I’ve been thinking about balance and boundaries this week. A lot of people assume I’m bad at balance because I do so many things, but I’m actually surprisingly good at it. I know this because I used to be awful.

When I worked in advertising I used to work a 70-hour week almost every week. I also had a commute that ranged between four and seven hours per day depending on where we were living; and I worked in an industry that required me to go out almost every night drinking. It was not a healthy way to exist.  (more…)

This does not come as a great surprise. A couple of weeks ago I looked at my growing to-do list, decided to be sensible, and said I’d be scaling back the blog to 2-3 posts per week.

However there’s this maxim that goes: “If you want something done, give it to a busy person” and I’ve realised I might be the human embodiment of it. Because the less I have to do, the less productive I am with any of it. Jobs take me hours, my house is a mess, etc. Give me more, though, and suddenly I’m a productivity machine.  (more…)

Quit your day job and do what you want.

It’s screamed across the internet like a beacon of hope in a world of soulless corporate drudgery.

But I’m a realist, not an idealist, and like I’ve said many times before, sometimes running off into the sunset to live the dream doesn’t quite go to plan. Even if it does, you might not enjoy your dream life as much as you’d expected to.

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The world has been getting smaller for a long time. Since we invented the motorcar, which made journeys between towns quicker to complete, it seems that humans have been trying to bridge the distance between their communities in new and exciting ways.

The internet, of course, is a perfect example of this. It’s now possible to watch a Turkish political coup unfold on Twitter; to live stream police violence in the USA to Facebook users around the world; to converse face to face with a friend who lives thousands of miles away via Skype.

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People have always asked me how I manage to fit all the various things I do into my life. In the past, the answer was that I was a workaholic who could get by on four hours’ sleep a night.

Nowadays, however, I’m in my late twenties, and while that means I’m still young (right? RIGHT?!), it also means I’ve started making those little noises when I get out of chairs or bend to pick something up, and also that going to bed at a reasonable hour instead of stumbling drunkenly through the streets of Dalston at 3am seems like a perfectly good nighttime pursuit.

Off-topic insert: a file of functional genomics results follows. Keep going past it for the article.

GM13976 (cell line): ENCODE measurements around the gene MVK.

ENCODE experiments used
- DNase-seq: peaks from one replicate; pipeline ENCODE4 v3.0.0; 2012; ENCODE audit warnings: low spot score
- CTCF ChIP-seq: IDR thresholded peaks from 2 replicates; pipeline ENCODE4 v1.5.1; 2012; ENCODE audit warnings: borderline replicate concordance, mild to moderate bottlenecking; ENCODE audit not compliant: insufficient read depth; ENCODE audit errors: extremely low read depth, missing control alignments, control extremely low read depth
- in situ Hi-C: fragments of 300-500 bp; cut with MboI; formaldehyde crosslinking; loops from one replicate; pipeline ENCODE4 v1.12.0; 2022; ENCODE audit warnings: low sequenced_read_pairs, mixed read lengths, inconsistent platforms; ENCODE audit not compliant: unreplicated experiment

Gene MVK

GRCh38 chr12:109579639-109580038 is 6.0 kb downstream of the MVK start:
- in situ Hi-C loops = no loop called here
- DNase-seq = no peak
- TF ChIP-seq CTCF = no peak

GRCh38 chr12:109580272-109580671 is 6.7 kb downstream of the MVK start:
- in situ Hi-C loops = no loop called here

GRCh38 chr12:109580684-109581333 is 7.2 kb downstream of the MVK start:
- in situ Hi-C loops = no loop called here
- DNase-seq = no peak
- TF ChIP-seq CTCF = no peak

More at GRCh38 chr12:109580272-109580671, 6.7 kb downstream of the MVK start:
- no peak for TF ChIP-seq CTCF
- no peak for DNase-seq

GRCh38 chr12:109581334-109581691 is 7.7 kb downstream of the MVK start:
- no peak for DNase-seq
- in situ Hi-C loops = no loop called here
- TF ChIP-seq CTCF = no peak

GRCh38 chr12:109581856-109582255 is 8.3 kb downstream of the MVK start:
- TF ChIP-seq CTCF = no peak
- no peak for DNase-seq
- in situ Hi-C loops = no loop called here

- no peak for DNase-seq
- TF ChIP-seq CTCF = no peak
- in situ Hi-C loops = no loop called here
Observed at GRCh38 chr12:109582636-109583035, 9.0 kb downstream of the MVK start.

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I was in South Carolina. It was 34 degrees outside, which is the hottest I’ve ever been (I’m from Scotland, I’m not used to heat). The sun was shining and there was a glittering pool outside my window, and a giant golden sandy beach stretching for miles just across the road.

I was in Brussels. It was 20 degrees outside and on the way to the hotel I’d walked past several cafes that I wanted to try out. I was there for under 48 hours and I wanted to explore. I’d heard good things about the chocolate shops and the architecture.

I was in Dublin. It was neither 34 nor 20 degrees outside, but it was sunny and I knew there was a good whiskey place up the road. I also knew from prior experience that the Old Library at Trinity College is one of the most beautiful sights I’d ever seen, and I wanted to go back.

But I had to work. So I did. How?

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Some of my favourite features on other people’s blogs are interviews with various people. Sarah does her ‘True Stories’ series, where people share interesting things about themselves. Caitlin does her ‘Vegan Traveller’ series, which documents people who travel whilst following a vegan diet.

So, in true blogger style, I thought I’d steal borrow the whole interview idea and set up my own interview series.

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